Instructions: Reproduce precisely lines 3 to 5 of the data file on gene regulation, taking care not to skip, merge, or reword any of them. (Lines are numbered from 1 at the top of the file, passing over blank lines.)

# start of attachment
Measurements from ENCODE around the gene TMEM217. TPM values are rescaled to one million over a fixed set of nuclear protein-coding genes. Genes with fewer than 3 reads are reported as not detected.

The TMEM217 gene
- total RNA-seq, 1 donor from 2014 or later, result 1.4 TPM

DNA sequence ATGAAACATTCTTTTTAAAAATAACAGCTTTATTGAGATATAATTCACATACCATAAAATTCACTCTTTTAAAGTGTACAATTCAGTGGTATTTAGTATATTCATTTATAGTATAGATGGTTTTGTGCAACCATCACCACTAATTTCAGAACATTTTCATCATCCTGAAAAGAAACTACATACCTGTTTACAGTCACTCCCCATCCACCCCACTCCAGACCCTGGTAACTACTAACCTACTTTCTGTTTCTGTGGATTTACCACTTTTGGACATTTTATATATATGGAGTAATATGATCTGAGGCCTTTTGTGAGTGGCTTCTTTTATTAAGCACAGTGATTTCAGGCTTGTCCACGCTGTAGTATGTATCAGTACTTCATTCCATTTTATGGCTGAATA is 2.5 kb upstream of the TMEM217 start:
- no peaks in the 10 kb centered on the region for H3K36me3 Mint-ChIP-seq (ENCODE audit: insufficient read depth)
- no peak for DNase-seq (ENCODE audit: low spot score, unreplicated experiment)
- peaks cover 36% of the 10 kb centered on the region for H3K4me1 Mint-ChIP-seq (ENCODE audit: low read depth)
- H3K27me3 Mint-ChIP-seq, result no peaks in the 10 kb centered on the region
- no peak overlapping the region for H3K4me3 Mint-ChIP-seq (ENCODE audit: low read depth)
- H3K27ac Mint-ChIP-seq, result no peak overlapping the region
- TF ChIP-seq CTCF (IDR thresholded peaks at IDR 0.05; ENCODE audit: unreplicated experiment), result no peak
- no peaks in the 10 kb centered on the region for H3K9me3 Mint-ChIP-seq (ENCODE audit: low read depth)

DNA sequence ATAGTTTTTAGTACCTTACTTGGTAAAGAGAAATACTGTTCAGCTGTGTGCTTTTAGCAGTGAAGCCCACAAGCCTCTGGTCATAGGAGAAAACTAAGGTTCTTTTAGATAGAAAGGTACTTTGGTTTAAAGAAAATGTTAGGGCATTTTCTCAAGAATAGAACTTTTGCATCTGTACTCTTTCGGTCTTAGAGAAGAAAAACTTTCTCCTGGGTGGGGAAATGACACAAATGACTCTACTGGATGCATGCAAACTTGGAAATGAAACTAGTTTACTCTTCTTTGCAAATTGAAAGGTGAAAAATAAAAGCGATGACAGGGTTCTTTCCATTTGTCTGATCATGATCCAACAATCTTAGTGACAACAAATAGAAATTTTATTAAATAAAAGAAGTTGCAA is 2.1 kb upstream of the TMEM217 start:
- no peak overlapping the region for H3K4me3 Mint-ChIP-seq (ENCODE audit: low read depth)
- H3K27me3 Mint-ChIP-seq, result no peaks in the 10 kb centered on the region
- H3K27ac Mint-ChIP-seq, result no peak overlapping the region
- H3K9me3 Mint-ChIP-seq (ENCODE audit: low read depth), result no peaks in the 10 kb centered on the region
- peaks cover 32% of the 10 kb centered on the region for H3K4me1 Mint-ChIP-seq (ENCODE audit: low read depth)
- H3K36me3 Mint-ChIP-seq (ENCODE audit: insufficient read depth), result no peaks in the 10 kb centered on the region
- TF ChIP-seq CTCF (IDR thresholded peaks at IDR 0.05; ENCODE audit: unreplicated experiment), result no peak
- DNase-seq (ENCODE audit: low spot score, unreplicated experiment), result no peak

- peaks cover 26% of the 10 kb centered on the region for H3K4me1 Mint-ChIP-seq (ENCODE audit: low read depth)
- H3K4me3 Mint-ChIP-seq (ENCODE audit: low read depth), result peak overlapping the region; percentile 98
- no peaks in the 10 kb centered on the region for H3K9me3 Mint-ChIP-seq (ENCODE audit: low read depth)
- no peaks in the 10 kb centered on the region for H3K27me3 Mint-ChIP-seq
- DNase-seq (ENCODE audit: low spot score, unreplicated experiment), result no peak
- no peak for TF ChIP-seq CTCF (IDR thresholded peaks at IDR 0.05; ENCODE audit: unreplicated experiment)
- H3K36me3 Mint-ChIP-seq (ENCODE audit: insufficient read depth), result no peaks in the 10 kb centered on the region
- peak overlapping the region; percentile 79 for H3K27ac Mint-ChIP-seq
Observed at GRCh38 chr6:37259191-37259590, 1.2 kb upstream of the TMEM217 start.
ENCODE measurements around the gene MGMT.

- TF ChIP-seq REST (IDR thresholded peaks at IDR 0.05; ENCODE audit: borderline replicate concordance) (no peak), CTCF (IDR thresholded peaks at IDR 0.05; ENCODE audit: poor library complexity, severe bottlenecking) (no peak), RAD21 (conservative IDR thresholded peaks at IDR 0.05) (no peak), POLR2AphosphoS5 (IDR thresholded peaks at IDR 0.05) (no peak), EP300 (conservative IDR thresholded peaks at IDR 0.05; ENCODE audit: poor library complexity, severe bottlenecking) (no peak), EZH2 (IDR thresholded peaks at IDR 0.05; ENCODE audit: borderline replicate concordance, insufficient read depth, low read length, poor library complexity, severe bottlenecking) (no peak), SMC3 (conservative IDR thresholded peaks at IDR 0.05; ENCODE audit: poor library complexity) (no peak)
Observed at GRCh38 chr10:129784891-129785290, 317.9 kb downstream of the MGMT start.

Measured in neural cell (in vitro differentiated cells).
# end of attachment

- total RNA-seq, 1 donor from 2014 or later, result 1.4 TPM

DNA sequence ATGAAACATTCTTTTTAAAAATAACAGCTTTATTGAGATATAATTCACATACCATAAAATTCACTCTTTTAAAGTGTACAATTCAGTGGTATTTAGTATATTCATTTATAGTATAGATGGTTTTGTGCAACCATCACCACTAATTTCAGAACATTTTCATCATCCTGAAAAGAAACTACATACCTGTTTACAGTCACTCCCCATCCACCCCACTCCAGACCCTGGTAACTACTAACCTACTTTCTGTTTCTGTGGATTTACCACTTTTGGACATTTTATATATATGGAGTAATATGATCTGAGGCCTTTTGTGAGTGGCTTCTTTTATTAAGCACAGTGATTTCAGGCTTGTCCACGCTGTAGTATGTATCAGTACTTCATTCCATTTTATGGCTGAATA is 2.5 kb upstream of the TMEM217 start:
- no peaks in the 10 kb centered on the region for H3K36me3 Mint-ChIP-seq (ENCODE audit: insufficient read depth)